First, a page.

Glendale, indisputably, has “the Big Game.”
But Scottsdale, almost inarguably, has “the Big Fun.”
Gregory Hays, a Main Street mainstay for decades, took a break from hawking his books to visitors to answer a question: Why would people come here rather than Glendale for Super Bowl week, considering the often brutal 27-mile commute from Scottsdale to State Farm Stadium.
“Scottsdale has become a tourist mecca. We’ve got the best hotels, the best restaurants. There’s hundreds of restaurants, there’s nightlife, there’s shopping–there’s a pulse, it’s absolutely dynamic,” Hays boasted.
“There’s nothing happening in Glendale. Nothing.”
Glendale Mayor Jerry P. Weiers bristles when people say things like that. He said his favorite fun place around Glendale is Lumberjaxes in Westgate, an ax-throw from the stadium.
“Downtown Glendale has a lot of fun, international food choices,” Weiers said, stressing, “Everybody wants to be in Glendale at the game, and that’s fun!”
Even so, the thousands of hotel rooms around Scottsdale are selling out for Super Bowl week at massively inflated prices.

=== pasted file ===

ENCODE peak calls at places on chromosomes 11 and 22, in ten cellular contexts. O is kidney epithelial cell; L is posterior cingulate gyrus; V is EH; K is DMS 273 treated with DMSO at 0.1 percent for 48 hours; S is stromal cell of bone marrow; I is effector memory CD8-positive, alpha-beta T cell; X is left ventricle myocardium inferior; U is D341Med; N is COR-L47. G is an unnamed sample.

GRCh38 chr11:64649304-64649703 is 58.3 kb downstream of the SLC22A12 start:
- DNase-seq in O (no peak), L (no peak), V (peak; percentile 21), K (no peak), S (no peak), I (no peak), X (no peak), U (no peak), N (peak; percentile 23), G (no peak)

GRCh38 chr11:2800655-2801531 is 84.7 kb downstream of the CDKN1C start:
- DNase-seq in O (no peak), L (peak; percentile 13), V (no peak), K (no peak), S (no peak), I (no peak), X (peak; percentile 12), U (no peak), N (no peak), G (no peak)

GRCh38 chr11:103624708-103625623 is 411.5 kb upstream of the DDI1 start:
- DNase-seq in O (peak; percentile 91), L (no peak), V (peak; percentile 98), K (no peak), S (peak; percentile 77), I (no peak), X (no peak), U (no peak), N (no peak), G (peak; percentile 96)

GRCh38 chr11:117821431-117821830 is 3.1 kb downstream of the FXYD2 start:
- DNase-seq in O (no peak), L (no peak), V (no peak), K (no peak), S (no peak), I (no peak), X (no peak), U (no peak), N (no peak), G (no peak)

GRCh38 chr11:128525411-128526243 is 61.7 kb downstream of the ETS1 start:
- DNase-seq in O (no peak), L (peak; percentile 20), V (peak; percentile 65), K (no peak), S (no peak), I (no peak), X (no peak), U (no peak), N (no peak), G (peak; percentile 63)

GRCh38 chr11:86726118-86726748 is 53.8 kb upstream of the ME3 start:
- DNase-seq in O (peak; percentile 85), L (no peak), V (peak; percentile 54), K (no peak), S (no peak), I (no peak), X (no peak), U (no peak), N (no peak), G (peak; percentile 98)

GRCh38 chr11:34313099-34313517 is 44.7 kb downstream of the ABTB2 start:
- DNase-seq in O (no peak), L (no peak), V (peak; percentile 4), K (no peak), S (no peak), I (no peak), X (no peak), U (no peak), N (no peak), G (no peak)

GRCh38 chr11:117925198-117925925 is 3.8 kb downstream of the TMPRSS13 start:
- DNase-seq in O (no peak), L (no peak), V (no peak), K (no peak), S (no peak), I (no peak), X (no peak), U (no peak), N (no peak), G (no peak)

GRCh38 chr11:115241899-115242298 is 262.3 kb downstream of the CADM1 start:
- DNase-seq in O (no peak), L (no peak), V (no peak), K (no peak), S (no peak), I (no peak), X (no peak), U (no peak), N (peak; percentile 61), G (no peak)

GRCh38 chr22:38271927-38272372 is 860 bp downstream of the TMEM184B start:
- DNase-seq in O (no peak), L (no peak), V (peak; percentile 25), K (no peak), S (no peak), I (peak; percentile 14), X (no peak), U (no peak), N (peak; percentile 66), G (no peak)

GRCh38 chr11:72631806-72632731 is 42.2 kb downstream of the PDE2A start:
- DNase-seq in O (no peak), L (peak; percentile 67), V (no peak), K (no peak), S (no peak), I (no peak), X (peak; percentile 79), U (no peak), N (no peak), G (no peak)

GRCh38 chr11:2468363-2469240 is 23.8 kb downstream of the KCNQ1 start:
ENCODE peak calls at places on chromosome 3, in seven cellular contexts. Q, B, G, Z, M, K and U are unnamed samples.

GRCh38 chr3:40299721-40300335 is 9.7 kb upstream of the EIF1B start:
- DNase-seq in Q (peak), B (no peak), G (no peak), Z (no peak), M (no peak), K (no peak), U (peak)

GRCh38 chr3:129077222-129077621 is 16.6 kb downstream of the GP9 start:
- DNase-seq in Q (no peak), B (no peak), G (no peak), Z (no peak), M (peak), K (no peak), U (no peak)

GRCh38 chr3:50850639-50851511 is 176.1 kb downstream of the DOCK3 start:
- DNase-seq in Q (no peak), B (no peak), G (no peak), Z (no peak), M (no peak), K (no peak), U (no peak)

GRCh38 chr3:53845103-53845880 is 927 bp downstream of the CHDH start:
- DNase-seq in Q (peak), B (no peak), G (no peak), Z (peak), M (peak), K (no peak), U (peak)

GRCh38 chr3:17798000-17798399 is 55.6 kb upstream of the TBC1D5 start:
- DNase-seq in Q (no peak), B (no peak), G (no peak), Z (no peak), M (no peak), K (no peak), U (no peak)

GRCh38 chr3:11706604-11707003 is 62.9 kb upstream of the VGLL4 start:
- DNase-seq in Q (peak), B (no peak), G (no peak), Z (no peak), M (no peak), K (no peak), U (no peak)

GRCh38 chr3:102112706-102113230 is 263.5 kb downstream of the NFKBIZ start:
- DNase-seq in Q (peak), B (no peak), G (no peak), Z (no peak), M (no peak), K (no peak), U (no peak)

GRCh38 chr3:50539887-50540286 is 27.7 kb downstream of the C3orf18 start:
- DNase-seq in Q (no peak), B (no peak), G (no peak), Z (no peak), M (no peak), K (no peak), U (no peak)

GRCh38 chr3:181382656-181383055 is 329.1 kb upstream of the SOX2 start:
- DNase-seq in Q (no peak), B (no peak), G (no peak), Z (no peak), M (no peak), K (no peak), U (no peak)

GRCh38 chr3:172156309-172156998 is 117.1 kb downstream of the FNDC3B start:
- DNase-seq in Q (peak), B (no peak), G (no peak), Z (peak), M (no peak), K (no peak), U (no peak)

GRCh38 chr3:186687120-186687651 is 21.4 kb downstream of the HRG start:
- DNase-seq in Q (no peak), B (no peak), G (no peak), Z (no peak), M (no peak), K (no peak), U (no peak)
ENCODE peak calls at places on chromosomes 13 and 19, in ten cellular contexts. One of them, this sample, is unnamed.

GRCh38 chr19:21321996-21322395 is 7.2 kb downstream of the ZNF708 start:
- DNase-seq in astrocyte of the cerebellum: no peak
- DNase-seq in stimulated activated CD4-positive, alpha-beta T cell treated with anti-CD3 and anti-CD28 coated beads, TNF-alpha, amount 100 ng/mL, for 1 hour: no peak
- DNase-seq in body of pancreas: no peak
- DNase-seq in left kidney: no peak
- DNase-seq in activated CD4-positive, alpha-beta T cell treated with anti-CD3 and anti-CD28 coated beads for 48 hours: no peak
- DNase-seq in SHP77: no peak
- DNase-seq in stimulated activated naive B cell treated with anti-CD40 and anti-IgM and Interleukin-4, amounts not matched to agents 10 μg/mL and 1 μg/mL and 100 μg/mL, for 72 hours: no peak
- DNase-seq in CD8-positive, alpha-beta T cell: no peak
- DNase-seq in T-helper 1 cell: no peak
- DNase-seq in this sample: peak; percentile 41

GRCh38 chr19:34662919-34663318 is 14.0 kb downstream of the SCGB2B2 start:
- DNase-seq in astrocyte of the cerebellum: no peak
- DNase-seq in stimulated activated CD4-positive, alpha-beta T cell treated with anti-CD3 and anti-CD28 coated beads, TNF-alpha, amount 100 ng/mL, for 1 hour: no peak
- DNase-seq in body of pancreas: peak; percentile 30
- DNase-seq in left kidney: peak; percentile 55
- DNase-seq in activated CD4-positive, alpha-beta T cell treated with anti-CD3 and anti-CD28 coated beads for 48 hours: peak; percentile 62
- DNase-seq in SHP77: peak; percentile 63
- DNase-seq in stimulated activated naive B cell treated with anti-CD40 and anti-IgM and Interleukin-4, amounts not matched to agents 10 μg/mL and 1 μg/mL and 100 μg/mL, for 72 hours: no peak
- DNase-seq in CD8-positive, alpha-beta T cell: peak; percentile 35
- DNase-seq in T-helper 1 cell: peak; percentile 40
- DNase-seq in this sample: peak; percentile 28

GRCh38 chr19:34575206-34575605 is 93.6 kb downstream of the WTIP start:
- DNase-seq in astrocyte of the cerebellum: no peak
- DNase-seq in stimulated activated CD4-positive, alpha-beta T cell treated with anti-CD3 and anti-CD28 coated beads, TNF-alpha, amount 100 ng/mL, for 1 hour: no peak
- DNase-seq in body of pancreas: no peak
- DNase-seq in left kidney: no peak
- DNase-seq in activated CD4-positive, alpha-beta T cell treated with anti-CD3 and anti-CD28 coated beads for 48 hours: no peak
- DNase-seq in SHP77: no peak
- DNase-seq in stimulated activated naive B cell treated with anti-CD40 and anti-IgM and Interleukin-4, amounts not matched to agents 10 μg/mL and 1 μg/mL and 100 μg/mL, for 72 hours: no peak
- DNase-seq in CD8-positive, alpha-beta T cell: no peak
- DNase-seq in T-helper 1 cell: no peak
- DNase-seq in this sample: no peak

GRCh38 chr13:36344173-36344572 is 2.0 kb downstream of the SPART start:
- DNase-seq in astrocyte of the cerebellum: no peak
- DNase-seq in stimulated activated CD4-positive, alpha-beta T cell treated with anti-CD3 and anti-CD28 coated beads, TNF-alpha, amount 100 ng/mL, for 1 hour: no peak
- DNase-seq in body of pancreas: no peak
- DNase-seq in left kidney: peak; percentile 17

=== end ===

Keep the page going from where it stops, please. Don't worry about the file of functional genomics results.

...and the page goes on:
A few days ago, for example, rooms at the Rodeway Inn that normally go for around $125-150 per night were still available this week – for up to $800. The modest Comfort Suites Old Town had rooms going for upwards of a thousand dollars a night this week, about five times the normal price.
This week, it should be a different story: With sports network ESPN doing live broadcasts with games and live music on Main Street throughout the week, thousands are expected to descend on Old Town like blitzing Eagles defenders.
“Where are they all going to park?” Gregry Hays wondered from his Arizona West Galleries.
The city said Scottsdale Airpark expects to have 33 departure slots and three arivals an hour the day after the game, and that it had